Tween and teen emotions run high. Whether it's elation (when things go their way) or devastation (when things don't) or any and every range in between. Most middle and high school students live very dramatic emotional lives.
This heightened sensitivity isn't limited to great big events, like falling in or out of love. A perceived snub in the cafeteria, a new episode of Glee, an unfair grade on a math test ... pretty much any day-to-day occurrence can be fraught with feeling.
So, it always surprises me when another mother complains that her daughter isn't passionate about anything. Granted, these moms aren't talking about exultation over a new cell phone (or misery as said cell phone is confiscated when its owner is caught using it after hours). They are talking about bigger issues: a sense of purpose, a mission, one's life's work.
I've never had this problem. From the time my daughter saw the movie Spirit with her little friends from Sundance Preschool, she has been passionate about one thing (and, pretty much one thing only): horses. Horses, horses, horses. All horses, all the time.
Now, as a fourteen-year old, horses are more than a hobby. My daughter is an athlete, practicing many hours per week, honing her skills and competing in events (often against women considerably older and more experienced). My daughter is a scholar, reading books — both fiction and non- — about horses, studying breeds and tack and technique. My daughter is a philanthropist, donating time and money to various organizations. She has helped save abandoned horses, worked with disabled children in therapeutic programs, and enabled inner city children to gain confidence by learning to ride. Because of her grand passion (and, trust me, it is a very grand, very passionate passion), my daughter has become a better student and a mentor to younger riders. She's already looking at colleges with Equine Studies curricula. (Apparently, I'll have to pay room and board for her pony as well as tuition. Help.)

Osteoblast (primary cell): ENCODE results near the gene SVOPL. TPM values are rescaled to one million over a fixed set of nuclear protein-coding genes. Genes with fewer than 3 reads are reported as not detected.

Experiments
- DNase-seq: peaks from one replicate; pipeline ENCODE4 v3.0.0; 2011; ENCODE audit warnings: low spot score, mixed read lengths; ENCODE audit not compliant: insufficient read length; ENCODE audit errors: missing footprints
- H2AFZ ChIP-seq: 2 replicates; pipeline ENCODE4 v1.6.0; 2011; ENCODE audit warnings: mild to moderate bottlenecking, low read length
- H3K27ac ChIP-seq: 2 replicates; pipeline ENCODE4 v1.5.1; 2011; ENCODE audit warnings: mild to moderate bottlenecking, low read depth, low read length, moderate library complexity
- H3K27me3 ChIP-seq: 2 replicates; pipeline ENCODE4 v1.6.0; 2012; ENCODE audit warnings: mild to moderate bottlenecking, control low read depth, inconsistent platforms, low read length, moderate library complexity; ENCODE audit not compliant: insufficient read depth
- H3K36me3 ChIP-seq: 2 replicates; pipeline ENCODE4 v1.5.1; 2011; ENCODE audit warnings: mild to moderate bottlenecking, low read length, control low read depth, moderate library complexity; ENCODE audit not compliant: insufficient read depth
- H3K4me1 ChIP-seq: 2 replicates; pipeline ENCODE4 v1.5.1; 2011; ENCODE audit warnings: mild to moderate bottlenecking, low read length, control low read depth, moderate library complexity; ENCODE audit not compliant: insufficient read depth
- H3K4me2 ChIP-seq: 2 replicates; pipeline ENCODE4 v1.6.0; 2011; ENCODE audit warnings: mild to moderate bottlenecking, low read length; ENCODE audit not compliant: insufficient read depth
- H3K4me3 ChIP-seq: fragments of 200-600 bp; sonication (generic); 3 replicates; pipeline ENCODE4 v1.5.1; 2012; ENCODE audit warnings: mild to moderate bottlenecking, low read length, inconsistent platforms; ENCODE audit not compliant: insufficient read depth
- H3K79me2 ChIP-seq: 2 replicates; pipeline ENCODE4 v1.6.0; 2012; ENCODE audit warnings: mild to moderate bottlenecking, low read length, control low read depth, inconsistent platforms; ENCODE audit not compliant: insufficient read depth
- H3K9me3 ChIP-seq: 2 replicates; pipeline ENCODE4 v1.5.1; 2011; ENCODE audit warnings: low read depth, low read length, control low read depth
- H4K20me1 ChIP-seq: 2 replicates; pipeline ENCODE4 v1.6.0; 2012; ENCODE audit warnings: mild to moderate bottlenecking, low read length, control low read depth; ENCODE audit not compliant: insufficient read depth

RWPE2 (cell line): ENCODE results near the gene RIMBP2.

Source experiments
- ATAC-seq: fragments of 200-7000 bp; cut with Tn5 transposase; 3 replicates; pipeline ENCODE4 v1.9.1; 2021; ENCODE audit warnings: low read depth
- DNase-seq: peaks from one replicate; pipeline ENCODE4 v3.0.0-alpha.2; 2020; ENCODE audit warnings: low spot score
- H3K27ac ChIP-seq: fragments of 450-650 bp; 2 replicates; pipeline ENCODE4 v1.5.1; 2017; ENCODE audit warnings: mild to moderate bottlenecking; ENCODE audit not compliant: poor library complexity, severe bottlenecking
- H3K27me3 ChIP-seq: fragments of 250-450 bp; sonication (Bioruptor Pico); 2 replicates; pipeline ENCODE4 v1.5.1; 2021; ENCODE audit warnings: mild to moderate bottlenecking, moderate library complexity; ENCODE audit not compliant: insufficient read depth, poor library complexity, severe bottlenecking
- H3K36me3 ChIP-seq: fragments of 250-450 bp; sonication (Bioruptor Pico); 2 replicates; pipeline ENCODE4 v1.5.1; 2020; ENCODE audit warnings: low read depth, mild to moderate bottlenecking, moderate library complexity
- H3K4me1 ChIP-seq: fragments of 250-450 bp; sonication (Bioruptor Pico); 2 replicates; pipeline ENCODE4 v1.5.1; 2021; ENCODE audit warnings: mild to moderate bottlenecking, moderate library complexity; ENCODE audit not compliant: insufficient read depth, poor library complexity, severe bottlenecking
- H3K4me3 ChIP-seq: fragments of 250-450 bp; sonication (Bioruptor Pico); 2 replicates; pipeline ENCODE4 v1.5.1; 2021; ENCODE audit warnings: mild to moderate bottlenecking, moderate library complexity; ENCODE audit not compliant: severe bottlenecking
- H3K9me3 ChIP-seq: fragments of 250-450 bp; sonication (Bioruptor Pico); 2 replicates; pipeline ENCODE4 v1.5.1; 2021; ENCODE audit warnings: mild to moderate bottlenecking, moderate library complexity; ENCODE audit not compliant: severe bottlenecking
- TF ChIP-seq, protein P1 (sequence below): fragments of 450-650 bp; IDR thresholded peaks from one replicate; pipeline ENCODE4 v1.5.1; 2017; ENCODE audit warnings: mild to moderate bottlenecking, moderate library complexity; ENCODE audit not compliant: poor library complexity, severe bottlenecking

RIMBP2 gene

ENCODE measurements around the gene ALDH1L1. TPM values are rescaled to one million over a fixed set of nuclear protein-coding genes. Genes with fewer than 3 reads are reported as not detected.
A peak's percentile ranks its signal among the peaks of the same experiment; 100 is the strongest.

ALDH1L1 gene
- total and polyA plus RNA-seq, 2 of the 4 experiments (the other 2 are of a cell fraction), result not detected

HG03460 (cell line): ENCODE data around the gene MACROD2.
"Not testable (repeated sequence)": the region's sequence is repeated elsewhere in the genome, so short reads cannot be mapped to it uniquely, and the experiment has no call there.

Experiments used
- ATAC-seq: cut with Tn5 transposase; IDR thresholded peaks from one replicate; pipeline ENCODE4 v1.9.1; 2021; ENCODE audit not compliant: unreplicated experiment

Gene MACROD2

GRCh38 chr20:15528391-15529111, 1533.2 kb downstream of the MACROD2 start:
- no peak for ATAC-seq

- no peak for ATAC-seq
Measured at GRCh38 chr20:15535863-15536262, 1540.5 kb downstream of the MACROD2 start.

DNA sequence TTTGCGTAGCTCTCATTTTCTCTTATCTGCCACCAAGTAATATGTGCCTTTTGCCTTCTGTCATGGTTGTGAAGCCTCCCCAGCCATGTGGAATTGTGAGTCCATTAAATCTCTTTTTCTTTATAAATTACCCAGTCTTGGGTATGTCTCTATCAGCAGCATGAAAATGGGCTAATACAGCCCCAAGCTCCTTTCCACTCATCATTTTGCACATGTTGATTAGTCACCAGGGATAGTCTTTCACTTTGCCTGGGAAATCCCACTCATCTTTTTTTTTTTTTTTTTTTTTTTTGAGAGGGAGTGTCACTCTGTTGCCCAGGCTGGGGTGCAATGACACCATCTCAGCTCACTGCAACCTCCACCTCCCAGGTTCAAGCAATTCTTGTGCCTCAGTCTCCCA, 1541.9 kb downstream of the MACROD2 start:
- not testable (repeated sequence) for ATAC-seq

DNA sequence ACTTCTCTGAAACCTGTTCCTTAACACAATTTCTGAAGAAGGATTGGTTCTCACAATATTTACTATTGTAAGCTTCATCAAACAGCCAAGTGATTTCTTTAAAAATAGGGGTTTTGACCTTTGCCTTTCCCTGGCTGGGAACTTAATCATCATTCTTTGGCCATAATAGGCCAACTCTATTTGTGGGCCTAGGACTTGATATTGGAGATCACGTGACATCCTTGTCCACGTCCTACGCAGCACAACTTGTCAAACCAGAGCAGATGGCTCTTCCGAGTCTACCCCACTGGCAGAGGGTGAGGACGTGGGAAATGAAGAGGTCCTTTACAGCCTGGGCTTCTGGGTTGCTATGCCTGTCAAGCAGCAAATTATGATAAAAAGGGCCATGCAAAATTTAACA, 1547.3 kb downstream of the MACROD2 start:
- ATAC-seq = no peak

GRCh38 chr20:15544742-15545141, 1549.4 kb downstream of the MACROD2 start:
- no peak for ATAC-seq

I confess, as the reluctant mother of an equestrienne, I find horseback riding to be both expensive and inconvenient. But, I also appreciate the fact that my daughter is not hanging out downtown, drinking, smoking, or prematurely dating. She has a nightshirt that says, "Better the stall than the mall." Amen!
This past weekend, I had the amazing privilege of reconnecting with nearly a hundred people who shared my own youthful passion. As children and teenagers, we were part of a repertory theatre company in New York. We rehearsed four days a week after school and did four performances each weekend. We toured New England in the summers; we traveled to Canada and Washington, DC. We played at Lincoln Center, Broadway's Shubert Theatre, on TV and in the Macy's Thanksgiving Day Parade. (How cool is that!)
After 30 years, we were all ... well ... emoting (remember, we were theatre people). There were countless hugs and many tears. What struck me as we shared our extraordinary memories was that we all knew in our hearts that we had been part of something bigger than any of us as individuals. Even at the time, at fifteen, sixteen or seventeen years old, we recognized this. That is what I took away from my experience there. And, that is what my daughter is taking away from her experience now.
That's what passions are all about.
Will my daughter compete on the Olympic equestrian team? Probably not. Will she go on to a career in equestrian medicine or business or advocacy? Maybe. But, will she take away transferable skills, like how to set goals and work hard for something you want, how to handle disappointment, how to muck a stall? Yes.
Let's face it, figuratively speaking, we all need to know how to muck a stall.